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  21. futuremathsprof

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    Rainstorm, that was a beautifully written and thought-provoking post. I commend you and your fellow teachers on a number of things.

    You ARE one of the most brilliant and hardworking teachers I’ve encountered, without question. You are a true master of your craft.

    However, your experience is NOT the norm in these schools. Unqualified teachers are often filling these positions because the qualified teachers largely don’t want to work in failing schools. Therein lies the problem.

    “We argue that, when issues such as teacher quality and the unequal distribution of highly qualified teachers across schools serving different concentrations of low-income students are taken into consideration, the teacher shortage problem is much more severe than previously thought,” the EPI report said.

    The shortages are especially severe in California. In 2017, LPI found that two-thirds of principals in high-poverty schools left positions vacant or hired less-qualified teachers. Less than half of their counterparts in schools with fewer lower-income students did so.”

    http://neatoday.org/2019/04/03/how-bad-is-the-teacher-shortage/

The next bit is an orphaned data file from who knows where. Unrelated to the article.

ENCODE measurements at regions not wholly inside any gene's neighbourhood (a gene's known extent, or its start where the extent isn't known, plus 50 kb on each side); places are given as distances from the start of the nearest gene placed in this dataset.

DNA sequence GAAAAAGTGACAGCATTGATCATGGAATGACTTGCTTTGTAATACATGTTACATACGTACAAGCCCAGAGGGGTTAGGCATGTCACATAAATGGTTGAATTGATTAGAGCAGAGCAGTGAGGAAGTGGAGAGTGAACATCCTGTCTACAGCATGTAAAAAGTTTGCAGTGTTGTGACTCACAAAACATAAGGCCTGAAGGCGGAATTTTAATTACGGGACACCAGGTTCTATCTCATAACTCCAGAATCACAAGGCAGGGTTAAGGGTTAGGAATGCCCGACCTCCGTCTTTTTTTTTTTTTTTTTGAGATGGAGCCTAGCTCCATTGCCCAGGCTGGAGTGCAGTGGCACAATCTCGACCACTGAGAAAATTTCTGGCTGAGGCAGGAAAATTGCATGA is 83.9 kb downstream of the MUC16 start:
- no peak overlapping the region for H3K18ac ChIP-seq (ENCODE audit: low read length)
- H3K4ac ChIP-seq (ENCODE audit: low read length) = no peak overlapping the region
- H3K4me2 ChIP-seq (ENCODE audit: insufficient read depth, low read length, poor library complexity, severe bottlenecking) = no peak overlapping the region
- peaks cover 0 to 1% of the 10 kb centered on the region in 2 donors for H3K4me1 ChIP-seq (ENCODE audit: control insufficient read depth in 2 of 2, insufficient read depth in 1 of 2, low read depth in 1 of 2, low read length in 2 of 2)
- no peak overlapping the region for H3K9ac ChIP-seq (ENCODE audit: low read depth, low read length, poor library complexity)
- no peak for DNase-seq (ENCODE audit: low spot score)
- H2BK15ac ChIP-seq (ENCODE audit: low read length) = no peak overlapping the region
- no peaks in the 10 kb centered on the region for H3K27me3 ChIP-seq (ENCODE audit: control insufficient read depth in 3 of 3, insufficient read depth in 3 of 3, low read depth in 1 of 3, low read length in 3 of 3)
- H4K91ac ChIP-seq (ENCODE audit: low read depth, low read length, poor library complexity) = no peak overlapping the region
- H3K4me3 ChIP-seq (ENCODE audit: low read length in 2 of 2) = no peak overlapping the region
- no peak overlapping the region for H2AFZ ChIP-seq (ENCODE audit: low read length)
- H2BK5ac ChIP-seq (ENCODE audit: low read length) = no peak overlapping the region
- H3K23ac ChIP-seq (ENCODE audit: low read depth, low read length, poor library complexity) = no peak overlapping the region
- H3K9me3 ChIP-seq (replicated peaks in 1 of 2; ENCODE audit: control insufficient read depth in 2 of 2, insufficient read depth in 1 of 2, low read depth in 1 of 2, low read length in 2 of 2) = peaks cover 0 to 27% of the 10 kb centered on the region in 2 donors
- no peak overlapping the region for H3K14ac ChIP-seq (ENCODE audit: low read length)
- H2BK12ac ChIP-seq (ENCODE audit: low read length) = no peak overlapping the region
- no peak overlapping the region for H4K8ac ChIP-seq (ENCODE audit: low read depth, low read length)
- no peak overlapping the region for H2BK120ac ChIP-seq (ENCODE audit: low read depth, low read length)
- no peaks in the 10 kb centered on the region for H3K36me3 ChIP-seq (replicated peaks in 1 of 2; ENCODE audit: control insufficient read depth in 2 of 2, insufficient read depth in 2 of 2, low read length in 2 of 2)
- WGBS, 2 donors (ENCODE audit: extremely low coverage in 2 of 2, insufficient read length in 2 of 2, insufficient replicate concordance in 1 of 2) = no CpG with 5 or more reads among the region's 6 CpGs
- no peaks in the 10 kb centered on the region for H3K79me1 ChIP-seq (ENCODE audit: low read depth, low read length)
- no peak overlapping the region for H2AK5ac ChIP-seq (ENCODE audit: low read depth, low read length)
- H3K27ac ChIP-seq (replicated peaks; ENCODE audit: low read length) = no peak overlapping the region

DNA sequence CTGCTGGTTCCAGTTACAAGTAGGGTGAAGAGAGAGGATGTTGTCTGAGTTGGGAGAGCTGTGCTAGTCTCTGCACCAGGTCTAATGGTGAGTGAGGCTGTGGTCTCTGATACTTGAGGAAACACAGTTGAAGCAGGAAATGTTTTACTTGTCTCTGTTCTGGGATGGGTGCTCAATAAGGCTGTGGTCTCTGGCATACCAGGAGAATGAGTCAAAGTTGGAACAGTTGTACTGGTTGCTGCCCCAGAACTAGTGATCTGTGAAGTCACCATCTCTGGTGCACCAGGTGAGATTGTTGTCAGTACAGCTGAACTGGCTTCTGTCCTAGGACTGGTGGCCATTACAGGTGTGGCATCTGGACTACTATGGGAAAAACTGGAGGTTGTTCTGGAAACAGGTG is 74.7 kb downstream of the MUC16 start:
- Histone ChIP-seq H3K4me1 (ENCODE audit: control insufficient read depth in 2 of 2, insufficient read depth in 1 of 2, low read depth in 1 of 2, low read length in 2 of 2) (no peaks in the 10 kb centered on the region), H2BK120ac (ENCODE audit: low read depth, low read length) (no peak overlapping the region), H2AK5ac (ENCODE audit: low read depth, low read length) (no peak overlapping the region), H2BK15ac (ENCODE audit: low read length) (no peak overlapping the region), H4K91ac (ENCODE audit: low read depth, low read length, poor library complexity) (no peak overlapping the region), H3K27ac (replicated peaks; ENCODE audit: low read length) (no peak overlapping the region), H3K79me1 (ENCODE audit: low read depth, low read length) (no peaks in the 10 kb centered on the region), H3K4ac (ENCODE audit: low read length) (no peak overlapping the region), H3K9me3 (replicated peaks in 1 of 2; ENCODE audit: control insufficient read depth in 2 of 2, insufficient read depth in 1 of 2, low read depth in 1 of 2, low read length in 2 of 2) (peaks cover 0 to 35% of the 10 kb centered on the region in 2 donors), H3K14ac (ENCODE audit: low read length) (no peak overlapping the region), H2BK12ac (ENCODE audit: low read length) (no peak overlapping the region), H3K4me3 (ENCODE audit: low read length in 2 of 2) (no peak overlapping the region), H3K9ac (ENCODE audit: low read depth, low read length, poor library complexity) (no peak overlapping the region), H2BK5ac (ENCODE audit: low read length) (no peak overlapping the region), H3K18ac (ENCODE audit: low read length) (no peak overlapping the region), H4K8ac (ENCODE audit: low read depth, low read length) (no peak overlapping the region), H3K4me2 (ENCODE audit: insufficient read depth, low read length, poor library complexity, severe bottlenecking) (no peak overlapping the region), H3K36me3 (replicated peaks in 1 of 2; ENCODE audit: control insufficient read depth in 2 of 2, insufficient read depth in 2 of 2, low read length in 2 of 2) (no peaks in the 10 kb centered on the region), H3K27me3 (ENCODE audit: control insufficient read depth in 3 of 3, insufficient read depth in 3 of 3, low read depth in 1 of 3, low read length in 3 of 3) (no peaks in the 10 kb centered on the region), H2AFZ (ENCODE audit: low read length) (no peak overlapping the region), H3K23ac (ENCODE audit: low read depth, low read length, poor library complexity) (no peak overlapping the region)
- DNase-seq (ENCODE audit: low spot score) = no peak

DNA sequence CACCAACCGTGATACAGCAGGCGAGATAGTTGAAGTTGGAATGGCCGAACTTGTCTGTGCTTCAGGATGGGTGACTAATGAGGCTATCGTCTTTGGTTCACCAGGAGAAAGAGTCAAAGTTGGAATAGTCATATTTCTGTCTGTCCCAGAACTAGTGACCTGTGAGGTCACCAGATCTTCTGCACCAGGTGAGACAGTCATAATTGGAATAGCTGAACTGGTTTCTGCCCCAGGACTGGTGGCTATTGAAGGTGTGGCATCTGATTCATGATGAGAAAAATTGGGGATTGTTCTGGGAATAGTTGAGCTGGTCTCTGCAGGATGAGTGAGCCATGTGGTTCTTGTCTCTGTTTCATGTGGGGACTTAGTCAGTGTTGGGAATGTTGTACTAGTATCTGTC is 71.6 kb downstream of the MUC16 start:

22. a2z

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    I always struggle to understand why any administrator or teacher thinks they can teach in high poverty schools in the same manner as wealthier schools where parents either supplement or hire tutors. Our wealthy schools are highly dependent on the support the families give to teach the students. If they didn't have that their strategies wouldn't be working at the wealthier schools either.

    In term of just how the students were taught, we had a local school that was just about ready to be turned over to the state and they revamped drastically (the school down the road gave it lip services). It made many teachers angry, but the administrator said that the students can't be taught as if they get anything from outside of the school. The kids started doing significantly better because the administrator started from square one with most of the kids and didn't expect than anything was going to be gained from the home environment. Having it was a bonus, but it no longer became a necessity. There was no expecting that homework would be done at home with families. For many their parents didn't understand the language well enough and many others had parents who may have graduated but weren't educated.
     
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  23. bella84

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    What are some of the significantly different approaches your school takes?
     
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  24. a2z

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    Classroom management is a necessity in order to teach, but just because a teacher has great classroom management, doesn't mean they are teaching. That is sometimes the issue. All of their efforts go toward management. That is what all day is. Management of students rather than teaching. It absolutely hard work to keep control. Not everyone can manage both though.